- the principles (Anakin as played by Hayden Christenson and Obi-Wan as played by Ewan McGregor) are way, way too young
to match up to their characters as portrayed in the original trilogy. We know this, because Luke and Lei are portrayed as new born infants at the end of Revenge of the Sith
, and they're both supposed to be just shy of 20 in A New Hope
. That means about 19 years separate Revenge of the Sith
and A New Hope
. Does Ewan Mcgregor look like he could be Sir Alec Guiness in 19 years, even as he's aged and made up in ROTS
, let alone have been a fresh face "Paduan" (Jedi student) only ten years before that in The Phantom Menace
? Also, it's pretty clear from Return of the Jedi
, when you see Darth Vader without his helmet on near the end (or when you see his ghost, as a redeemed spirit - though my understanding is that Lucas has messed around with this too in his new DVD edition), that he was probably only ten years (no more) younger than Obi-Wan as played by Guiness - in other words, somewhere in his mid 50's.
- in Return of the Jedi
(ROTJ) it's clearly stated that while Luke never knew his real mother, Leia did
- she says she remembered her/their mother, and that she was a sad woman, who carried a lot of grief (understandable), but that she died when she was "very young." I don't know about you, but I don't have those kind of elaborate memories about my child birth, which according to Revenge of the Sith
is where Padme (Luke and Leia's mom) died. The clear implication of the original is that their mother was taken with Leia to live on Alderan, and that she lived at least until Leia was a child old enough to have concrete memories of her.
- Making Anakin a native of Tatooine, with family there to boot (as portrayed in Revenge of the Sith) creates immense problems for any notion of Obi-Wan taking Luke there to "hide him". Yeah, that's swell - hide the son of an evil pyschic warlord (who is serving an evil more powerful and evil psychic wizard) in his home town, with actual relatives; even if said evil warlord wouldn't think you were so stupid as to do something that obvious (hence making it kind of clever), at the very least you'd think he'd head there to shake down the family residing there (his family
after all) to see if they'd had any contact with you, the "stolen" child, your wearabouts, etc. The only possible way out of this, is for it to have been clearly emphasized in Revenge of the Sith
that Vader had no clue whatsoever
that his wife managed to bear a child before dying, and to have really thought that his unborn child (since he didn't know she was carrying twins) died with it's mother. But even if this was so...still...that's a pretty risky (and hence crappy) place to "hide" the brat.
- The way Anakin becomes Obi-Wan's pupil, and Obi-Wan's relationship to Yoda, doesn't seem to line up between the prequels and the original trilogy. You also get the distinct impression from the dialogue in the original trilogy, that Anakin and Obi-Wan were much closer in age than is portrayed in the prequels (and this is born out in the original trilogy by the actor they used to show what Vader looked like "under the helmet".)
There are many, many more continuity problems than this, but I won't subject others here to my nerdom beyond the above examples.
It doesn't help that I also think that alot of the "Expanded Universe" (though certainly not all of it) stuff written previous to the prequels, was far, far superior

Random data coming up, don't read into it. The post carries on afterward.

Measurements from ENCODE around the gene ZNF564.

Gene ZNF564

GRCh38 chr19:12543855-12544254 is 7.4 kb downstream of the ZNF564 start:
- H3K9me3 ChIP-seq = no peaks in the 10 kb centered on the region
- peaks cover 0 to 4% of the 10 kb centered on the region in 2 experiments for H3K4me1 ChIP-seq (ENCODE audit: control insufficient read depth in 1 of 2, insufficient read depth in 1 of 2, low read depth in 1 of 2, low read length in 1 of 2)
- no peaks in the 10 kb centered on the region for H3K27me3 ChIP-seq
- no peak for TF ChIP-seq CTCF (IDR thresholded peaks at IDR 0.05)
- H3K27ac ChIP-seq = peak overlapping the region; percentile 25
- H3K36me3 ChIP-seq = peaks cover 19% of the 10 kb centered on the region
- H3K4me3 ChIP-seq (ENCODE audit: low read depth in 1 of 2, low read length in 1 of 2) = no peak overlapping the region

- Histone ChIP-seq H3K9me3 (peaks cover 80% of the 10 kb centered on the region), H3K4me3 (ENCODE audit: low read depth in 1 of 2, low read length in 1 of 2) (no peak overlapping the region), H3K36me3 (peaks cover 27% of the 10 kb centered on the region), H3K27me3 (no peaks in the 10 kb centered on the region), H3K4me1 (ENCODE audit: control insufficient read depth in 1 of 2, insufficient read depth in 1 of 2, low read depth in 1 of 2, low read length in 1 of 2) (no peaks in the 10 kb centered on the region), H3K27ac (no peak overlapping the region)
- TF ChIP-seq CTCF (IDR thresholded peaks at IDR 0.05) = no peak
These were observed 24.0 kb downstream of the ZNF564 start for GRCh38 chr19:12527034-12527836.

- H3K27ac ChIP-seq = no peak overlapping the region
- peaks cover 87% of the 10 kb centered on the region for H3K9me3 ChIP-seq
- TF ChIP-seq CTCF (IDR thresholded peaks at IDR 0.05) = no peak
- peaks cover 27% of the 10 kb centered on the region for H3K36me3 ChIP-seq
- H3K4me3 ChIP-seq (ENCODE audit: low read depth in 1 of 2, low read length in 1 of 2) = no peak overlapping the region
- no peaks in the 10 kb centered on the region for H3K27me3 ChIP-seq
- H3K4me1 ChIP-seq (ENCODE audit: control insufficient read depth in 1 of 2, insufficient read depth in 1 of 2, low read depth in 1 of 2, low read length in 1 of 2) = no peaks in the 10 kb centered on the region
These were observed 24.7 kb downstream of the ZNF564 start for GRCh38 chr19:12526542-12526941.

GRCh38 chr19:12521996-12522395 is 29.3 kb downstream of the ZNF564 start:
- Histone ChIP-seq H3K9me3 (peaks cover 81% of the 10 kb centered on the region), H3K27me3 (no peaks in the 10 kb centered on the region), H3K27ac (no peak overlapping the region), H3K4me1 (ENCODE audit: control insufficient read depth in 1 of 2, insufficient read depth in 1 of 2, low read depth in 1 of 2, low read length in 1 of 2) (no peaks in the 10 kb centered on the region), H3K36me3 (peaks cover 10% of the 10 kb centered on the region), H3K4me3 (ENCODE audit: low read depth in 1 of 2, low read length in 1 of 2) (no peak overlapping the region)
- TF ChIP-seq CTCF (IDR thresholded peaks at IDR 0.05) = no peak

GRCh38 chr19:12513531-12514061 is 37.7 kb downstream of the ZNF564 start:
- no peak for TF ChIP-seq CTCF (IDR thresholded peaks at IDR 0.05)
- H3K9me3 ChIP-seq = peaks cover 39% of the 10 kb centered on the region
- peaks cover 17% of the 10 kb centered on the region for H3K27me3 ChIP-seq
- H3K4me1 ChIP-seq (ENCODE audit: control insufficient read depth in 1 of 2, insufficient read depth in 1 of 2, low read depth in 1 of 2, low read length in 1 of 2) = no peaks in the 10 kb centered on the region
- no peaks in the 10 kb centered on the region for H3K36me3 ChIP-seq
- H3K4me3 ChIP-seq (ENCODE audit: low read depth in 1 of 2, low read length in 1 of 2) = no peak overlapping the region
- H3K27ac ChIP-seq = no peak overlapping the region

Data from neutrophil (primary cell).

to what we got in the new films. For example, the explanation we get in Revenge of the Sith
for the Emperor's decrepit features and shriveled up face, is that he got zapped by his own "evil force lightning" when he attempted to kill Jedi Mace Windu (played by Samuel L. Jackson). I thought the "E.U." explanation that things like this (becoming ghoulish in appearance - pale, sunken eyes, deformation of the body, etc.) was better - namely, that this was what gradually happened to the body when one was consumed by the "dark side of the Force", the evil energies corrupting not only the soul by the body. Thus, the dark side destroys it's user, even bodily; thus requiring them to draw upon their powers to simply stay alive... which in turn only invites more harm to them. IOW, an endless, vicious cycle which can only end in ruin. This is why in the originals, Vader looks so awful under his helment - not simply because of the scars and wounds he received from his duel with Obi-Wan (which resulted in him being made into a cyborg), but because he kept himself alive in large part by "the dark side", and his use of those evil powers.
The same goes for the fate of the Jedi. While I thought it was really neat how the downfall of the Jedi was portrayed in Revenge of the Sith
(the Clone army numbering in the hundreds of thousands was genetically programmed/conditioned to suddenly "turn" on the Jedi, who they were fighting under in the various battles of the "Clone War" spread throughout the galaxy when the Emperor gives them a certain secret command; kind of like how certain types of attack dogs are conditioned to snap and become man eating machines when told a secret word or hearing a special whistle command), I didn't think it was enough to explain the near eradication of the Jedi - I mean, they're Jedi after all! In the "EU" stuff, it's made pretty clear that Darth Vader (and perhaps others) spent a lot of time going around the galaxy hunting down pockets of remaining Jedi, even warranting the construction of neato "Jedi prison ships" - essentially giant led boxes whose power supplies were dedicated to complex internal force fields meant to contain wiley Jedi prisoners being taken back for examination/termination (since anyone but another of their kind killing an actual Jedi was understood to be incredibly difficult
Ok, I think I've wasted enough time "nerding out." Continue on with your far more meaningful, nerd-free (or "in nerd denial") lives.